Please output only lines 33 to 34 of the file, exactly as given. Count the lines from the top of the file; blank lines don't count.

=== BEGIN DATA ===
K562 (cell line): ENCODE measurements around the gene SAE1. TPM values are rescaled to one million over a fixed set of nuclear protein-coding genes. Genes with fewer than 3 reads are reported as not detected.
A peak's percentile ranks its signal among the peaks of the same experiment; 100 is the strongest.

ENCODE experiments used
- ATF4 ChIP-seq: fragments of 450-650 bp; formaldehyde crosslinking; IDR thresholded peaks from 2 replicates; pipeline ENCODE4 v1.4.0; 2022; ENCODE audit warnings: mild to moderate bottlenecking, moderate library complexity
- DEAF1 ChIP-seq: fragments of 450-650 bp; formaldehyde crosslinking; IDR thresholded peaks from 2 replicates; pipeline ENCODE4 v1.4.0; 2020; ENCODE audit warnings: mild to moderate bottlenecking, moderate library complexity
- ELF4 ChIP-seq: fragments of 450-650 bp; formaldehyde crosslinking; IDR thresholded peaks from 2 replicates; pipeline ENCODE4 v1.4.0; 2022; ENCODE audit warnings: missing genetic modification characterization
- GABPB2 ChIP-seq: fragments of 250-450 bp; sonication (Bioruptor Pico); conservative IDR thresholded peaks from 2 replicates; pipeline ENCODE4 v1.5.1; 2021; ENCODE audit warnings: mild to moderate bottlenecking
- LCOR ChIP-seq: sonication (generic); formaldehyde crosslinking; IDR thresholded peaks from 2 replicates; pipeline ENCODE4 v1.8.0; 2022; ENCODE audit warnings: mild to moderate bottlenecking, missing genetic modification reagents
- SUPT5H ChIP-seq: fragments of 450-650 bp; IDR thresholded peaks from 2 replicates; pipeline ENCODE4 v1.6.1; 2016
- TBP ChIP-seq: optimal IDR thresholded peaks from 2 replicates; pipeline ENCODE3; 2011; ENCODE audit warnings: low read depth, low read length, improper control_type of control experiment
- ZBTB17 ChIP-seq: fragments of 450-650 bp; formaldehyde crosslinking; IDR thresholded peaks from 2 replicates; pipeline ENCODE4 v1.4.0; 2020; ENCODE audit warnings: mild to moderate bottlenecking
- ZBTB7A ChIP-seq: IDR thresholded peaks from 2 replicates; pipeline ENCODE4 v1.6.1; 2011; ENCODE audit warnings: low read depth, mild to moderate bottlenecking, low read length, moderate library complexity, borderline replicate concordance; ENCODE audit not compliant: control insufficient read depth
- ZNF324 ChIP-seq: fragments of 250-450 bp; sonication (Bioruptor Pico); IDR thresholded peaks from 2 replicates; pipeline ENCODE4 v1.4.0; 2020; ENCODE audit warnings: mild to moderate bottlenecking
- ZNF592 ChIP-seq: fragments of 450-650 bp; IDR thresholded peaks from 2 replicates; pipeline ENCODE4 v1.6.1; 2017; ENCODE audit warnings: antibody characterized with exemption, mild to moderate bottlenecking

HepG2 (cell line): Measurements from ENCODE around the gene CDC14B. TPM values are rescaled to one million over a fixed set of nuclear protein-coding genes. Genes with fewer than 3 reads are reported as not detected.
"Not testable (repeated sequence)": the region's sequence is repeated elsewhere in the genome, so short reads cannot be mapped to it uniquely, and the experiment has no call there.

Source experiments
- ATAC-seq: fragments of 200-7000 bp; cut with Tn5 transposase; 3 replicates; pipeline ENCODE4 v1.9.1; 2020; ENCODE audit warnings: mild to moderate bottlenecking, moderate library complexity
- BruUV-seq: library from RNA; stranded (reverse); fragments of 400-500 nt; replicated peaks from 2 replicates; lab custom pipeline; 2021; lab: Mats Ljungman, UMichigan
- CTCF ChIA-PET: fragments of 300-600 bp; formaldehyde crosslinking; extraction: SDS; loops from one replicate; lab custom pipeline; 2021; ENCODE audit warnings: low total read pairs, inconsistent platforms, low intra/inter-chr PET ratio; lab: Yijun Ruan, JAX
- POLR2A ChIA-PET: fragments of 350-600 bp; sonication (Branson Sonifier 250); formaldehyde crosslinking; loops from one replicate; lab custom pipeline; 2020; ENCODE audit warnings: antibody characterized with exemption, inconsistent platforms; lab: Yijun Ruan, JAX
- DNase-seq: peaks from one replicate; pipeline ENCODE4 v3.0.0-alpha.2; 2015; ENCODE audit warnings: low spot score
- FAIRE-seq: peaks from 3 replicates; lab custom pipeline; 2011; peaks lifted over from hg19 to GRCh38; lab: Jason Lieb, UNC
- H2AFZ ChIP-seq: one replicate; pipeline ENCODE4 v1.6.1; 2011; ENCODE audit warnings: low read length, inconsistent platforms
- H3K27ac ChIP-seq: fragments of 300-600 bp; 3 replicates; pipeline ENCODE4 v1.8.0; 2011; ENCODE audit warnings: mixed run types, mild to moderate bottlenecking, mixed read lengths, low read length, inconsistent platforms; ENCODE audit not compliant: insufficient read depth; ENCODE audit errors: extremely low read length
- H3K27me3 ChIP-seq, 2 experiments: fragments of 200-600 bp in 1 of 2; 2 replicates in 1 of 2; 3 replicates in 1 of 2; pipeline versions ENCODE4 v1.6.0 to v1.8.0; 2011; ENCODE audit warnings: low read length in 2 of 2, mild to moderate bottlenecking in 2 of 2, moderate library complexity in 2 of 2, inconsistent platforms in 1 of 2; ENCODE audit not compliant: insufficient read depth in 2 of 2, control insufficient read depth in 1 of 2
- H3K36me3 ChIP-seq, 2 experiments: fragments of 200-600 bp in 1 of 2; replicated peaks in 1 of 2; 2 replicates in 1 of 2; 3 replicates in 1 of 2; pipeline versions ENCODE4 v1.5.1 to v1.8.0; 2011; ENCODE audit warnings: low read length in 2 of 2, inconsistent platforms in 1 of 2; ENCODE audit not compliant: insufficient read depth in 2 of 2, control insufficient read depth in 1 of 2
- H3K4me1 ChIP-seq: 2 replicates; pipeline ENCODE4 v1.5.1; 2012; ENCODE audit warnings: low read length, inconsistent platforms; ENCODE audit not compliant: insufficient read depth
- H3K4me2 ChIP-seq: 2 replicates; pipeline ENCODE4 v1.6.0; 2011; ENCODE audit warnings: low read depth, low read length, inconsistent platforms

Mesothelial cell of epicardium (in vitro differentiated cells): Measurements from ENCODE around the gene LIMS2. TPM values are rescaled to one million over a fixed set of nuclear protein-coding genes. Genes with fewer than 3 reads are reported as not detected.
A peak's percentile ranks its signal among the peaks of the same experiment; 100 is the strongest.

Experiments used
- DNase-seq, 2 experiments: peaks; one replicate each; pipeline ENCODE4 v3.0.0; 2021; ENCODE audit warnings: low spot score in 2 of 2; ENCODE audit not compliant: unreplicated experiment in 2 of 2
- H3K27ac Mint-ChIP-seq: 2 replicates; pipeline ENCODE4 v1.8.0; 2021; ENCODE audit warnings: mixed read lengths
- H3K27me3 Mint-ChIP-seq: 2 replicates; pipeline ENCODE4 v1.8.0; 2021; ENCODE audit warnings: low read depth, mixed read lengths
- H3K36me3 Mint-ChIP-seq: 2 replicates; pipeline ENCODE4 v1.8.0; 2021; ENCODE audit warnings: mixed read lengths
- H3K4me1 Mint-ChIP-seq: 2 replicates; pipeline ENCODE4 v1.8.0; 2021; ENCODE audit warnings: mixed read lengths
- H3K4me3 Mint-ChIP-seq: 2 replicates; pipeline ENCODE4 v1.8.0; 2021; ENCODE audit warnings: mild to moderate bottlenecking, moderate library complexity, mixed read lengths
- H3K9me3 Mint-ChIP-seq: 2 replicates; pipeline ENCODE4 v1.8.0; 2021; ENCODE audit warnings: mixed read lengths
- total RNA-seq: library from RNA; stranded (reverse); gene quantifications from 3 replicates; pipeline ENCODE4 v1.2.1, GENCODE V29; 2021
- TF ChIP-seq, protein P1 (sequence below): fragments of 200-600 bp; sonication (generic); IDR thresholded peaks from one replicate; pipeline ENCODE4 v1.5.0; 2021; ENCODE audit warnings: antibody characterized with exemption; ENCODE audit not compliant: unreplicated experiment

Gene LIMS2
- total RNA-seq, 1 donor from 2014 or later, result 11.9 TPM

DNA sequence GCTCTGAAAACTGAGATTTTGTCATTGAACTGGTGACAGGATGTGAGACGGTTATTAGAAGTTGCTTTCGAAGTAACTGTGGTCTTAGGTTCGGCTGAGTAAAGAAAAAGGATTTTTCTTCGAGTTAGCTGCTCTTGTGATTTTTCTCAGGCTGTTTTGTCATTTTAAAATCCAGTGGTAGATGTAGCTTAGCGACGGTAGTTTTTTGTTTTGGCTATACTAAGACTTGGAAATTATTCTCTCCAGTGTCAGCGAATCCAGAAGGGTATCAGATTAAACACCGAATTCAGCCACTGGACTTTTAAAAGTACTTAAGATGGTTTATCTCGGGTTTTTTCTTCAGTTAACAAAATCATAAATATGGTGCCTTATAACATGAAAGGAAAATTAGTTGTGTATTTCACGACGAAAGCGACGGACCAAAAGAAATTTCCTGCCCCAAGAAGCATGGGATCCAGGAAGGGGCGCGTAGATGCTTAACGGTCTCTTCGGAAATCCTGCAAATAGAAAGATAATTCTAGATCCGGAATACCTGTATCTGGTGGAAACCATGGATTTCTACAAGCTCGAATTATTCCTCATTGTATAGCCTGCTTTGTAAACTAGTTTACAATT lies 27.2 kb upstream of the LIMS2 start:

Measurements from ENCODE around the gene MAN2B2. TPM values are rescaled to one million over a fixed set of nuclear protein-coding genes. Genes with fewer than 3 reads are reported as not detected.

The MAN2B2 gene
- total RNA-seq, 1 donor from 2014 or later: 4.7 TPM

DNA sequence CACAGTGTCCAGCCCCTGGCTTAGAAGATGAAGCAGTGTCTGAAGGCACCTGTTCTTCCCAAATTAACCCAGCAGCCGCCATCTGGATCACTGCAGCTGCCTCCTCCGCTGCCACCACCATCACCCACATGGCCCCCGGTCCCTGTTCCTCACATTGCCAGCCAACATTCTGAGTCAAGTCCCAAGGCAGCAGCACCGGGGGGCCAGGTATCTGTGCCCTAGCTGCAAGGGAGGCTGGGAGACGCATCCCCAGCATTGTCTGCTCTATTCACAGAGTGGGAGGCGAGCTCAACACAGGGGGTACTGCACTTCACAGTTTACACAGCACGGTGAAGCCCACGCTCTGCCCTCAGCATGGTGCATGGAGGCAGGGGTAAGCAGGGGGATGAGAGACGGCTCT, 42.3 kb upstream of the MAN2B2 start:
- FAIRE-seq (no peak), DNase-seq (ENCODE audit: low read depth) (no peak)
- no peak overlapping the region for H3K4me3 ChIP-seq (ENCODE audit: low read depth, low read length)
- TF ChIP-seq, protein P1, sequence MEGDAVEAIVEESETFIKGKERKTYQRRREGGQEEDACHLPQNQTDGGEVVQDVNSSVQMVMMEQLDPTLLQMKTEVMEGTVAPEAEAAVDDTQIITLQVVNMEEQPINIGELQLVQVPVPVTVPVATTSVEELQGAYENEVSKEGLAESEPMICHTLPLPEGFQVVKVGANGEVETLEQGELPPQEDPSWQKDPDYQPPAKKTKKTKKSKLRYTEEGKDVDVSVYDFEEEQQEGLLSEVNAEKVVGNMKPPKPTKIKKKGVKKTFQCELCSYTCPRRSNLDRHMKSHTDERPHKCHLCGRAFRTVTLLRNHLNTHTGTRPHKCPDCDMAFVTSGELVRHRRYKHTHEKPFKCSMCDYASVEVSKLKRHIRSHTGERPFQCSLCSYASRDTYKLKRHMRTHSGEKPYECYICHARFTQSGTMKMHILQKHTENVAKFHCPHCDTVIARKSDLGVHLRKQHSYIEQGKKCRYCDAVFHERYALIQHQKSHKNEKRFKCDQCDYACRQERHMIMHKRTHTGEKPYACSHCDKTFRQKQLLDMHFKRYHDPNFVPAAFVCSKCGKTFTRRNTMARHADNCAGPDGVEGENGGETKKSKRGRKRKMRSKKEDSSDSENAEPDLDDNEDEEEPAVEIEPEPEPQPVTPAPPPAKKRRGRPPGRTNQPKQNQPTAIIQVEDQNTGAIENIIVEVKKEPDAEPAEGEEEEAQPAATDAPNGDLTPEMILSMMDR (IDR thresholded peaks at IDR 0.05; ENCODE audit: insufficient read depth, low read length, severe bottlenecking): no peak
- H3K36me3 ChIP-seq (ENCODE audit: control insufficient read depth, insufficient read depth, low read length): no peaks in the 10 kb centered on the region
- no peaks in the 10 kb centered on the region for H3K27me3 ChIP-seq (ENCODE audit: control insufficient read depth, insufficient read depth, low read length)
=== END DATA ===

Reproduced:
- DNase-seq, 2 experiments: peaks; one replicate each; pipeline ENCODE4 v3.0.0; 2021; ENCODE audit warnings: low spot score in 2 of 2; ENCODE audit not compliant: unreplicated experiment in 2 of 2
- H3K27ac Mint-ChIP-seq: 2 replicates; pipeline ENCODE4 v1.8.0; 2021; ENCODE audit warnings: mixed read lengths